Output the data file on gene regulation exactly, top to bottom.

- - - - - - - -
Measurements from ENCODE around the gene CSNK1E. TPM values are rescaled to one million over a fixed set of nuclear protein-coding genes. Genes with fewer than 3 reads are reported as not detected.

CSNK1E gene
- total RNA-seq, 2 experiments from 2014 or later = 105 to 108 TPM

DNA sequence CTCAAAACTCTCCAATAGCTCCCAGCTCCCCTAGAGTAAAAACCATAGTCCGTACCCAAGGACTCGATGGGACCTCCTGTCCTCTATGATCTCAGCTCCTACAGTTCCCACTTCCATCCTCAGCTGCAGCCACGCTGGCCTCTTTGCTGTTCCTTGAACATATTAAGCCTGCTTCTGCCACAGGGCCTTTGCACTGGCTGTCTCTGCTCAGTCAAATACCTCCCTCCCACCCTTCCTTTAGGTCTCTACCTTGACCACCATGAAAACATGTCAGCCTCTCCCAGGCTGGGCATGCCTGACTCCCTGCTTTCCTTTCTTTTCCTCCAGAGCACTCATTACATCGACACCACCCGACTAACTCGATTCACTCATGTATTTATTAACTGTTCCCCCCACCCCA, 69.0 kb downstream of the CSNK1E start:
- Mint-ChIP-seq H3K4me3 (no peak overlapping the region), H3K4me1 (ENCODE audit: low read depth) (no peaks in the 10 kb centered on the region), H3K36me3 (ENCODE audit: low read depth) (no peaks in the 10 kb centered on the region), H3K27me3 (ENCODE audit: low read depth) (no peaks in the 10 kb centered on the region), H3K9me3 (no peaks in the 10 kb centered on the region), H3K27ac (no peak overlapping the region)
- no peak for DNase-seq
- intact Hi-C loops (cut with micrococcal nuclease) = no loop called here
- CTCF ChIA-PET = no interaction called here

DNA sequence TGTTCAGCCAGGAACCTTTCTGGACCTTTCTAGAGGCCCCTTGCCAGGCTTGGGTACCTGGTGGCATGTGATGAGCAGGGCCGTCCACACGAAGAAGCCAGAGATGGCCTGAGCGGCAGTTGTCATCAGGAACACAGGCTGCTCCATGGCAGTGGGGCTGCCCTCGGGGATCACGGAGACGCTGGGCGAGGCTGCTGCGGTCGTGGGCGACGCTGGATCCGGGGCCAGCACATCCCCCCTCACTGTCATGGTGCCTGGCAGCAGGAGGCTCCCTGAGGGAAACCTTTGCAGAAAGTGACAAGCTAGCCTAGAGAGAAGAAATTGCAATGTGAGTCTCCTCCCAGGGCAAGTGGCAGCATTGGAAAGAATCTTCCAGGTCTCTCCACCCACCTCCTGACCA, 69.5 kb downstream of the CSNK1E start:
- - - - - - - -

Measurements from ENCODE around the gene CSNK1E. TPM values are rescaled to one million over a fixed set of nuclear protein-coding genes. Genes with fewer than 3 reads are reported as not detected.

CSNK1E gene
- total RNA-seq, 2 experiments from 2014 or later = 105 to 108 TPM

DNA sequence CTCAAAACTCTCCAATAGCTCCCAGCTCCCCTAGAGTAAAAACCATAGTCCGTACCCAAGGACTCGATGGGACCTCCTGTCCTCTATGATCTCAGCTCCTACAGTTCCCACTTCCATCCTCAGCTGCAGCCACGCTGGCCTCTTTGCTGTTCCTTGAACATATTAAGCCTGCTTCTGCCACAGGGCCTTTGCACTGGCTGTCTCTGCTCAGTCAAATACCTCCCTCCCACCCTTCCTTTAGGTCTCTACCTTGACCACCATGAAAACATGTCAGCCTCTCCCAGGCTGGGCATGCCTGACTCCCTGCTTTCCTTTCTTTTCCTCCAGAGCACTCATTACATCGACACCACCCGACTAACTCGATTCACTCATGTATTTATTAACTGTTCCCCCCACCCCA, 69.0 kb downstream of the CSNK1E start:
- Mint-ChIP-seq H3K4me3 (no peak overlapping the region), H3K4me1 (ENCODE audit: low read depth) (no peaks in the 10 kb centered on the region), H3K36me3 (ENCODE audit: low read depth) (no peaks in the 10 kb centered on the region), H3K27me3 (ENCODE audit: low read depth) (no peaks in the 10 kb centered on the region), H3K9me3 (no peaks in the 10 kb centered on the region), H3K27ac (no peak overlapping the region)
- no peak for DNase-seq
- intact Hi-C loops (cut with micrococcal nuclease) = no loop called here
- CTCF ChIA-PET = no interaction called here

DNA sequence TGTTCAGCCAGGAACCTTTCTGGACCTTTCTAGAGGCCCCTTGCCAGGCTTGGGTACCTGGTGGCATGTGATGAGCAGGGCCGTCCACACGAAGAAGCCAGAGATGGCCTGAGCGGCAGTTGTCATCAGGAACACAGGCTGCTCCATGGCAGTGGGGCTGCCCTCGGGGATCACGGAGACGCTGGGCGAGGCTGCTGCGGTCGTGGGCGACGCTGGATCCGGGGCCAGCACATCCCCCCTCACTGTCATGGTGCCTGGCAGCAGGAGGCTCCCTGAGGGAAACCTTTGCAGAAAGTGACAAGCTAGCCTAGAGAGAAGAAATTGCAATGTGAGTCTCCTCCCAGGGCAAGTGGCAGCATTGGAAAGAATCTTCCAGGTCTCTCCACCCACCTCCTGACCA, 69.5 kb downstream of the CSNK1E start: